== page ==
The Curved Dash Oldsmobile (aka CDO!) which was launched in 1901 is often regarded as the first properly mass produced vehicle as it was built on an assembly line using interchangeable parts. They have become one of the most popular veteran cars with over 130 Brighton Run eligible vehicles listed in the Veteran Car Club’s Members Handbook. Many of the owners are enthusiasts who have had their CDOs for many years and simply will not part with them and the model is also frequently chosen by people as their first London to Brighton car.
One obvious appeal is that they are real value for money but it isn't only their price which makes them attractive as they are very good cars in their own right. Apart from being quite charming to look at they are very easy to drive, they have more than adequate power, very simple to use gears (you don't have to worry about double declutching) and light precise tiller steering which may seem a bit unfamiliar at first but soon becomes second nature. They are also, like most American cars of the period, relatively simple to maintain and very robustly made.
This car is in really fine condition both cosmetically and structurally with sound bodywork and mechanicals, excellent paintwork, very good leather upholstery and what appear to be almost new wheels. Its detachable rear seat can be readily removed and replaced with its separate engine cover which has an attractive brass railing to locate a trunk or a hamper should you wish to carry one.
Its water-cooled 1½ litre single cylinder mechanically valved engine has a decompressor so hand starting is easy though some people do fit electric starters to CDOs if they feel so inclined. Out on the road the engine (which has very recently been stripped, thoroughly inspected, repaired and rebuilt) is quiet and pulls very well, the gears are also quiet and very easy to use, the steering is precise and the suspension is good, the ride is comfortable, the brakes are up to their job and all in all the car feels reassuringly well built.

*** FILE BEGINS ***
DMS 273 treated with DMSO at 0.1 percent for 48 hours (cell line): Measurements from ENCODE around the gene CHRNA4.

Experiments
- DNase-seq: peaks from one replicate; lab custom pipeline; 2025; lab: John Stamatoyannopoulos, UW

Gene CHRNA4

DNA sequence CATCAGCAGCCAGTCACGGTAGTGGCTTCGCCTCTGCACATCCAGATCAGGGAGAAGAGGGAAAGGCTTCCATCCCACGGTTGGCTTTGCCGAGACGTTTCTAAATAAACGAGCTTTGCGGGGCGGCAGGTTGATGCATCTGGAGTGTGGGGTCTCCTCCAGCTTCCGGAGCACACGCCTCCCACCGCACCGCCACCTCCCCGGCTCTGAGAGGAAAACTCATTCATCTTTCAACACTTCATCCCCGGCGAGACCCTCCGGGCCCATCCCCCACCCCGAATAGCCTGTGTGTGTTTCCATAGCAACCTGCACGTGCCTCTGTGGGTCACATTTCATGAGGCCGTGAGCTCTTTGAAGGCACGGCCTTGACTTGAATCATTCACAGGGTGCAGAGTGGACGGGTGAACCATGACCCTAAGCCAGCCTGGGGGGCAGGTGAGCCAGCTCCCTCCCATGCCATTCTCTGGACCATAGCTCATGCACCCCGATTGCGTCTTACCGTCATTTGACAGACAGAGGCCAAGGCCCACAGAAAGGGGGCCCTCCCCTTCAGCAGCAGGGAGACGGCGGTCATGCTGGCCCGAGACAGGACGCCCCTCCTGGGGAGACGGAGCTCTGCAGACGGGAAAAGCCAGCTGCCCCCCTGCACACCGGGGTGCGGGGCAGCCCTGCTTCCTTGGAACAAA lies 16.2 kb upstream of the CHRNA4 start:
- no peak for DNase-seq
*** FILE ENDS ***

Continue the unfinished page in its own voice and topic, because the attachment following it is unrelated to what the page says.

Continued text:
The car carries a brass plate confirming that it was formally dated by the Club and issued with certificate number 1370. In addition the under-seat panel carries a good number of plates confirming its participation in many Brighton Runs. There is also a very comprehensive collection of data on Curved Dash Oldsmobiles including CDO guru Gary Hoonsbeem’s Curved Dash Manual, a copy of Philip Seigler’s collection of CDO engineering drawings, a 1903 Automobile Journal article entitled “The Oldsmobile Petrol Car” and a good selection of CDO Club newsletters plus some personal letters and invoices for work done on the car.
Originally intended to be a runabout for relatively local use, the Curved Dash soon proved its long distance credentials with Hammond and Whitman's 1903 run from New York to San Francisco. In fact the model proved immensely popular selling in relatively large numbers from the outset and a good look at and drive in this car will soon explain why!
P.S. Also available by separate negotiation is a specially built lightweight trailer which should easily be towed by a family car!